Context, context, context. I’m always harping on you to read and study the scriptures in their context. At the risk of sounding like a broken record, I’m going to do so again.
You might be able to read a novel without its context, but not the Bible. Besides, the next time you do read a novel, what is the very first thing the author will do? He or she will establish the characters and set the background for the story; in other words, give you the context for what you are reading. The Bible doesn’t always do that, so sometimes it requires us to do a little detective work in order to figure it out. Considering scripture in its context will make its study that much richer… and certainly better.
As you might imagine, there is a context to the Apostle Paul’s letter to the Ephesians, especially the portion we read a few moments ago. Some things are going on in the background, and once we realize what they are it enables us to make better sense of Paul’s comments. Let’s talk about it for a minute.
Paul, along with many other leaders in the early Christian church, was struggling with a movement calledGnosticism. No doubt you have heard of it, but just in case it’s locked back there in the fuzzy part of your brain, allow me to give you a very general idea of what it’s about.
Gnosticism denied that earthly matter is of importance to God. From that thesis they moved to the illogical conclusion that the Jesus who died on the cross was a man of only physical matter and was not the Exalted One who provides salvation. In other words, the gnostics had a hard time with the idea of Jesus being fully God and fully man. They preferred the fully God part.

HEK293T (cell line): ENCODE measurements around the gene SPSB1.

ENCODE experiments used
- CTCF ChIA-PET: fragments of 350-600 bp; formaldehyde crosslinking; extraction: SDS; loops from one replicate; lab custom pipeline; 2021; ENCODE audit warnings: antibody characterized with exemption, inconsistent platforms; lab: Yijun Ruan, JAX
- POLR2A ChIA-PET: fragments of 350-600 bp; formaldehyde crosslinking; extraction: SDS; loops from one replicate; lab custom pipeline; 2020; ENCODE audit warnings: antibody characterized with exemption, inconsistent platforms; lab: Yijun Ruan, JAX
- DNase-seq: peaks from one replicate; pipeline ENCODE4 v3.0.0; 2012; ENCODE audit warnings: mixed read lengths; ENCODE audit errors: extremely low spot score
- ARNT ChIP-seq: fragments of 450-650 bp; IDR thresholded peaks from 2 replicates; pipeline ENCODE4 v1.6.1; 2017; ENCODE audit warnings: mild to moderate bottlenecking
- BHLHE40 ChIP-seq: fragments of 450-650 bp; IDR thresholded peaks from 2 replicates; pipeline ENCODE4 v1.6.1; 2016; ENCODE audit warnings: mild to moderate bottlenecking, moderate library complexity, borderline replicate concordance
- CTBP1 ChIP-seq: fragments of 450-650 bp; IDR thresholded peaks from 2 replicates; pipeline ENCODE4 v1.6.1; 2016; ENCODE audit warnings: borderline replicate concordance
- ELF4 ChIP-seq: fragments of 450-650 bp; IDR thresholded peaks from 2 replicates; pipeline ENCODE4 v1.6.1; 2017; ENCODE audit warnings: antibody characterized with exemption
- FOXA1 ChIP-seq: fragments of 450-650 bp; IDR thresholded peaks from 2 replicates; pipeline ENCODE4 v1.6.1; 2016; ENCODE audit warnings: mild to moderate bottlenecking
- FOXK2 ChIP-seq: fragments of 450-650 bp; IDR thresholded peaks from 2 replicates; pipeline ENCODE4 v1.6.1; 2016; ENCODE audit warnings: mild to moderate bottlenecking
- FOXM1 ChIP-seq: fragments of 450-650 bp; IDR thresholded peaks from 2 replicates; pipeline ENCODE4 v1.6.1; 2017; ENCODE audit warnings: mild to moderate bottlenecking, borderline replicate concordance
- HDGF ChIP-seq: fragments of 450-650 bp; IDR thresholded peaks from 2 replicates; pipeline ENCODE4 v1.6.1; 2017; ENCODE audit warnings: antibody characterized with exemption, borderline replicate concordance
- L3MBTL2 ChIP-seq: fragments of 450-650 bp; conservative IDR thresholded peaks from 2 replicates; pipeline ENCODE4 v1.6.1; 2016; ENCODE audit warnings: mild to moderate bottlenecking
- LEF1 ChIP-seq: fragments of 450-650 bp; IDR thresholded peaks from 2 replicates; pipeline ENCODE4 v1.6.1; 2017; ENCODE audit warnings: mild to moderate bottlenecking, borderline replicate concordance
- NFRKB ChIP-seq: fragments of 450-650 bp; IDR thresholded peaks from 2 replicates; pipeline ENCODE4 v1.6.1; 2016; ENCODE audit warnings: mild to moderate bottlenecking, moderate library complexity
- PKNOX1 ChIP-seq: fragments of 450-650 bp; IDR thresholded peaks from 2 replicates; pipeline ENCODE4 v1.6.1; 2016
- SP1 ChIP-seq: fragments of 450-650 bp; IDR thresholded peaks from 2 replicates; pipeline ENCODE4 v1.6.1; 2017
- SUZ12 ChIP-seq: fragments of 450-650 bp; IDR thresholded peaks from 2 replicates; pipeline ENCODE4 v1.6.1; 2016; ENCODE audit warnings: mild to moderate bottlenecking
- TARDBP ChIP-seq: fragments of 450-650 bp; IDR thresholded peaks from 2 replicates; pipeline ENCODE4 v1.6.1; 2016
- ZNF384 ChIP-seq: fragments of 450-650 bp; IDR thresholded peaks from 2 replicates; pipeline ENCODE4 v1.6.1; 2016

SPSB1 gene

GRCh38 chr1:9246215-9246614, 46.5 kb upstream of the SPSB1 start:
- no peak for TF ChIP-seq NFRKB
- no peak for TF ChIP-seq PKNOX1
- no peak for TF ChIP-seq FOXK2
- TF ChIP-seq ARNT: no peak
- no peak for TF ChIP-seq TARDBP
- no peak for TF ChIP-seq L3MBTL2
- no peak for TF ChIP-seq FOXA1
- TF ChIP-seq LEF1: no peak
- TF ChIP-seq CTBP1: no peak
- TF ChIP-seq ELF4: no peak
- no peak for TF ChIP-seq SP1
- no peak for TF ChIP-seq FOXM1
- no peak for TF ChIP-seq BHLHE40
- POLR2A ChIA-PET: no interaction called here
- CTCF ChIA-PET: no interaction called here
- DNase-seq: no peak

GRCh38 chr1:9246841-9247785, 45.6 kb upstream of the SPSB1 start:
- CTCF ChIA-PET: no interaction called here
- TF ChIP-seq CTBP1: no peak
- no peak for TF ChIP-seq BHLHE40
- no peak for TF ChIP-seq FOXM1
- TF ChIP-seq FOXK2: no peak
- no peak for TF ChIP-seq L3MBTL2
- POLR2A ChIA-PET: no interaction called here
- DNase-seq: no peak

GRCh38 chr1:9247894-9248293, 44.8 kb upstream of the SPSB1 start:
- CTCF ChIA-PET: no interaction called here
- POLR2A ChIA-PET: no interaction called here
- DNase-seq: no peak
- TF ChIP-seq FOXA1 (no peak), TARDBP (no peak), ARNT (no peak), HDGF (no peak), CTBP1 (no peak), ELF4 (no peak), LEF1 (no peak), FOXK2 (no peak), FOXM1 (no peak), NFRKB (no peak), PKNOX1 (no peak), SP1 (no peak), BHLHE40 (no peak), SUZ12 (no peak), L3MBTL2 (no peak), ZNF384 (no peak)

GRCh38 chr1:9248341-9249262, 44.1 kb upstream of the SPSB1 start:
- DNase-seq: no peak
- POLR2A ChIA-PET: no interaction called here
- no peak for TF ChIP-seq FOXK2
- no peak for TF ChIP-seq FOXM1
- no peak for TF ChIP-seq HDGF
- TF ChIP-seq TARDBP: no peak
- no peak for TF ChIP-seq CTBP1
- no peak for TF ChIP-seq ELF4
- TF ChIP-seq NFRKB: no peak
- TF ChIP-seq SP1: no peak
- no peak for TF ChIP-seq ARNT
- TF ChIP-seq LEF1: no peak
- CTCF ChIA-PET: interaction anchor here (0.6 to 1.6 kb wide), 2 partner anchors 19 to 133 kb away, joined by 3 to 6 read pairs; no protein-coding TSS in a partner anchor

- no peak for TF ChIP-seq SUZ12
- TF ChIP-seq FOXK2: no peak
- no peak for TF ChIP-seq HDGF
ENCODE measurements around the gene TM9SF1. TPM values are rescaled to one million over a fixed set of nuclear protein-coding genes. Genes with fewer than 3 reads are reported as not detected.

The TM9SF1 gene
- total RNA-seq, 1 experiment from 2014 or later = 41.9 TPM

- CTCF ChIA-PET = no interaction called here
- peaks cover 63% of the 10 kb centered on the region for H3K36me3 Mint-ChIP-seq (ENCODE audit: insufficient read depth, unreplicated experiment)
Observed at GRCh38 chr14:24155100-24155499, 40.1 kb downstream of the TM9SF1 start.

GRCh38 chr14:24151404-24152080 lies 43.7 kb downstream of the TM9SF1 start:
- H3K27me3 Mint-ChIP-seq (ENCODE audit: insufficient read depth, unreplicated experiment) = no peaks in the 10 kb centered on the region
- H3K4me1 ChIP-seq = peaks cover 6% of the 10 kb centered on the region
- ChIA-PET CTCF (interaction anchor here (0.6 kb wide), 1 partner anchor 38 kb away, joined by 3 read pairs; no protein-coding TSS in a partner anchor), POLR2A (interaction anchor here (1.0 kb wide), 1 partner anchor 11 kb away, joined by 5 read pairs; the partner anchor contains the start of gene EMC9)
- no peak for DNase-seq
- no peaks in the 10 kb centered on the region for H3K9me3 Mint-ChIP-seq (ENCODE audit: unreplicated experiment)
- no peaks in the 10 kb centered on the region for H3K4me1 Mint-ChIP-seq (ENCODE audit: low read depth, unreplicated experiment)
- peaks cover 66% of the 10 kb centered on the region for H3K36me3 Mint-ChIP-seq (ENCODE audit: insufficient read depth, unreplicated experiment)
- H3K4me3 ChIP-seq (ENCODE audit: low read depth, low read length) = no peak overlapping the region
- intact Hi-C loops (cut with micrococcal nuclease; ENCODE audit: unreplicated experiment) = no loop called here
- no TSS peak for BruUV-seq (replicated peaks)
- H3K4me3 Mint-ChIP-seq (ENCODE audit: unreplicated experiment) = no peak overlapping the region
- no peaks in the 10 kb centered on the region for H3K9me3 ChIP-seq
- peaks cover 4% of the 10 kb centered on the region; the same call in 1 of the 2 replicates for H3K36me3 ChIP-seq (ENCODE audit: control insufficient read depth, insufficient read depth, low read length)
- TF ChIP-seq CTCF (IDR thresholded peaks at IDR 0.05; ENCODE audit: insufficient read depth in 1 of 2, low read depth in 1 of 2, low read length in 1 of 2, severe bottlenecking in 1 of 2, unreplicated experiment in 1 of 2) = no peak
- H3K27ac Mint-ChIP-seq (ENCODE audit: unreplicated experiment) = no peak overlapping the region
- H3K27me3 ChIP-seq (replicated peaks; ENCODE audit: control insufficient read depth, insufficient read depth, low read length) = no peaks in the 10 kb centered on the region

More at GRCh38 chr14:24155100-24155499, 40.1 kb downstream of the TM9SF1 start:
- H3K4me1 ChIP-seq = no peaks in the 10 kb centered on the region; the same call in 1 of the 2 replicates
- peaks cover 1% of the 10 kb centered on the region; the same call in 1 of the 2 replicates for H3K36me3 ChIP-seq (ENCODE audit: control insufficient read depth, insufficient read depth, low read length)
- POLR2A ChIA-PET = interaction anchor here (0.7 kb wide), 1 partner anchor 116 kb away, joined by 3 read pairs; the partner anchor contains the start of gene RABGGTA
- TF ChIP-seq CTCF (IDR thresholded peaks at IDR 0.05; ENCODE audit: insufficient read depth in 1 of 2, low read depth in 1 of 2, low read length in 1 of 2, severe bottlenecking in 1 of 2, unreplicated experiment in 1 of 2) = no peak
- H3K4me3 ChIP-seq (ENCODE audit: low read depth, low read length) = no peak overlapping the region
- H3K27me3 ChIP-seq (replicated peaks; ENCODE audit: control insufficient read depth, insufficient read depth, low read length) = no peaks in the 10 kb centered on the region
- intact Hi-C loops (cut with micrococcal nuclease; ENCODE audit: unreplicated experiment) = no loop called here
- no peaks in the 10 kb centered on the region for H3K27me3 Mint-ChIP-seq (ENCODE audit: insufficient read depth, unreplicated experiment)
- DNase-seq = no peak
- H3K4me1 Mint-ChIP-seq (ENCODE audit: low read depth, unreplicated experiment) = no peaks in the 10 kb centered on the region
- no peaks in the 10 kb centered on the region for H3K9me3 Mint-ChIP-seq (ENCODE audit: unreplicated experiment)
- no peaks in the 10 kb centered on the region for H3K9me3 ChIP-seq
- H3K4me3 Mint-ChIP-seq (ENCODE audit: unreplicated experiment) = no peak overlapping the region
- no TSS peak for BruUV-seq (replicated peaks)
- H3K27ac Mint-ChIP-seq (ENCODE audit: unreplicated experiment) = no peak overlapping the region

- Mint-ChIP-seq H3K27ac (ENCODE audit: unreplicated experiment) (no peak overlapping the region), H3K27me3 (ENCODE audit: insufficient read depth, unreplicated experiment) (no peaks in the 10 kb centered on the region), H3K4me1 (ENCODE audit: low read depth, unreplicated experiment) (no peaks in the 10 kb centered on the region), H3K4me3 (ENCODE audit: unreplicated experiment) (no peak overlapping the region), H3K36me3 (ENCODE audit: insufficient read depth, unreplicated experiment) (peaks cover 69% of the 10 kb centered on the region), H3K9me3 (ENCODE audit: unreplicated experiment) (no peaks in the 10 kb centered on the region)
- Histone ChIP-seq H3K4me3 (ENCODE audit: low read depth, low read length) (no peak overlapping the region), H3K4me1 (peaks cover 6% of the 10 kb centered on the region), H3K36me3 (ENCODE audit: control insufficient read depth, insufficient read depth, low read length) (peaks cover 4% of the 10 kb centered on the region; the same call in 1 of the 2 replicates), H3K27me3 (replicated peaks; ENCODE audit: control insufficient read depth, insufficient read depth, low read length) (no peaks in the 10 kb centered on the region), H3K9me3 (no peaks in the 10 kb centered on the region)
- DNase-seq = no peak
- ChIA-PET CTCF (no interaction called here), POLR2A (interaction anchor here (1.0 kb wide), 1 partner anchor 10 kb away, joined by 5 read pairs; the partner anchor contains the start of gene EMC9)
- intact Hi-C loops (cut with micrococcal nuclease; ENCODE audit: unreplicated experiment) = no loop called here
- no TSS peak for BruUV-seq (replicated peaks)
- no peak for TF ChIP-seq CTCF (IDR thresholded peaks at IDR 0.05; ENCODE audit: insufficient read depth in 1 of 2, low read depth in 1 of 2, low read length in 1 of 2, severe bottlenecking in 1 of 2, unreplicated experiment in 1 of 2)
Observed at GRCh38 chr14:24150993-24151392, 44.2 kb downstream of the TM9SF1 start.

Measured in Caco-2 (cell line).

That was one problem Paul had to deal with.
Another had to do with a group of people Paul was constantly having to confront. He called them judaizers. They were Christians from a Jewish background, like Paul, and who also allowed for Gentiles to be accepted into the church… as Paul did. However, they demanded that such people first become Jews and adhere strictly to the Jewish laws. And that was very much unlike Paul. They followed Paul everywhere he went, and upon his leaving a church would try to undo and undermine much of what he had accomplished.
And now, for the hat trick…
Another group that opposed the apostle were those he called the false teachers. Why would Paul label them with such a negative connotation? Well, they claimed ownership of a special instruction given only to a privileged few, and they guarded these secrets zealously. If Paul claimed nothing else, he advocated a gospel that was freely given to all and not just those who were fortunate enough to be let in on the secret.
That’s a lot of conflict, and let me tell you, many a preacher has quit his church over less than that. However, Paul was not the type to give up that easily. He had too much fire in his belly. Yet, rather than rail against such opposition and heresy, Paul chooses, at least in this case, to take the high road and posit his comments to the Ephesian church in the form of praise and adoration to God. He inspires and encourages his readers to journey that high road with him by showing them how God has included them in his final and eternal plan for the world.